Publishers are prioritizing revenue safety as payment concerns emerge during a crisis
The past two years have been challenging for major ad tech providers. Even before the global lockdown, the industry was in a precarious position, much of it loaded with debt. Many of the companies out there are start-ups, fully leveraged, or playing the zero-sum game hoping for a successful IPO.
The coronavirus (COVID-19) pandemic only worsened the challenges for those struggling to stay above water. Any hope of an IPO seems very, very far away, if it’s even possible at all. Publishers fear any revenue gains over the last two years will be long forgotten.
Even as content consumption has exploded – especially for video – premium ad placements have plummeted. Now, as Digiday has reported, there are increasing concerns about getting paid from ad exchanges and third-party revenue sources.
“The publishers we work with are prioritizing safety,” said Rotem Shaul, CEO of Primis, which is owned and backed by the Interpublic Group and Universal McCann.
Publishers are also rapidly adding new types of ad units and new ad programs across platforms to provide additional revenue streams and reduce dependence on any one format. Adding display, video, native advertising content and scrolling video ad units is providing additional opportunities, as are moves to update and streamline programmatic systems. And these moves include partnerships and an imperative around innovation.
“With the increase in consumption, publishers need to put their best foot forward right now and make sure they are partnering with companies that will be there when this is over,” said Shaul. “At the same time, they should be looking at other ways to diversify by expanding their ad tech portfolio.”
But all of this will also turn on size and scale. That is, prior to a tightening economy, publishers were a little freer to experiment with vendors. They had the liberty to test various platforms to determine the best solutions. With a more pressing focus on the bottom line, cash flow becomes more important than ever. Slow-pays and no-pays add additional pressure on CROs and ad ops managers to deliver revenue.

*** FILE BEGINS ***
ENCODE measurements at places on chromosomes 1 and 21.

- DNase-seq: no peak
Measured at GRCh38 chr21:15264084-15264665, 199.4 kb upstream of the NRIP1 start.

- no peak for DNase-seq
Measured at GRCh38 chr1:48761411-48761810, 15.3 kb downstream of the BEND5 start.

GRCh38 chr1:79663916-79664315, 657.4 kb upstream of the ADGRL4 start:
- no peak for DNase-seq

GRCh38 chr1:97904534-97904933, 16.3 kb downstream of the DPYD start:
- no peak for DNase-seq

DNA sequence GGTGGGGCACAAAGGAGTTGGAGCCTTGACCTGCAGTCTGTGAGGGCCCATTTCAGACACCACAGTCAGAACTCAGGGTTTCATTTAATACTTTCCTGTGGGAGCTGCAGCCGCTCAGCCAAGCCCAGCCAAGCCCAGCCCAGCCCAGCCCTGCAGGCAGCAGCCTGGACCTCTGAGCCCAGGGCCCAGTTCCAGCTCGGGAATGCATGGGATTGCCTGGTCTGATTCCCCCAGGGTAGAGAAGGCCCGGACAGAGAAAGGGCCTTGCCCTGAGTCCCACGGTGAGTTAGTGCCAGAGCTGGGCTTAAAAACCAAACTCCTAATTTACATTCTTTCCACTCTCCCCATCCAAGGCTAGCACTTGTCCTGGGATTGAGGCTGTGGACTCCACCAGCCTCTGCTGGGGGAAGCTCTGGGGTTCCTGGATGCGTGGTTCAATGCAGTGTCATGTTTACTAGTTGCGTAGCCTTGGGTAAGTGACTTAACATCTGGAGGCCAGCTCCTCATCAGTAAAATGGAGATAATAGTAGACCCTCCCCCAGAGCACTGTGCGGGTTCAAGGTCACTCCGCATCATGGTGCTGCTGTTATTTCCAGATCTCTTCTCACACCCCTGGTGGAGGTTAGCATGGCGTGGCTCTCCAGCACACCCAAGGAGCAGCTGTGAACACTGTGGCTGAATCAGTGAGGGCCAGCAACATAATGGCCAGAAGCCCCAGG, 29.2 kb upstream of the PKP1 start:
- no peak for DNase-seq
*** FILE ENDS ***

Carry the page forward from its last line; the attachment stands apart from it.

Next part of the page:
Publishers will be increasingly more hesitant to give small vendors a chance for fear of not getting paid, or of being forced to scramble for replacement ad tech. It sets up a vicious cycle. Publications leave small companies because of these concerns. In a down economy, these smaller companies lose more money and more business, which will lead to more shutdowns and bankruptcies. In turn, this creates more anxiety and worry over working with the smaller providers, driving more publishers to turn to bigger vendors.
What publishers are doing right now
“The trend is real,” Shaul said. “Publishers are frantically moving their businesses to safe havens like Google, Verizon and other big companies.” While these companies do not always offer the best terms, they are unlikely to miss a payment.
There’s also a move to vendors that are backed by big companies. Vendors such as Freewheel (owned by Comcast), SpotX (owned by RTL) or Primis can offer similar levels of stability. These are the companies most likely to keep revenue streams intact. They’re also agile and well equipped to offer enticing deals.
Again, said Shaul, at Primis, the message publishers want to hear in unpredictable times is one of safety: “Even we feel the concerns from publishers. Fortunately, they do categorize us as a big company, as we are a part of IPG, and once they see the letters IPG and know that they will back us up, they relax.”
Whether it’s reallocating business or turning to new and additional ad units, the drive for fresh revenue streams is the underlying factor. And the good news is that in all of this there are bound to be learnings. For ad tech, and for publishers, the new practices and requisite company characteristics that front-load for stability — and for innovation — will carry forward. As revenue-strapped publishers and vendors stabilize, then survive and once again prosper, it’s these learnings that will form the pillars of their future relationships and campaigns. All of that, for both sides, will make for stronger business in the long term.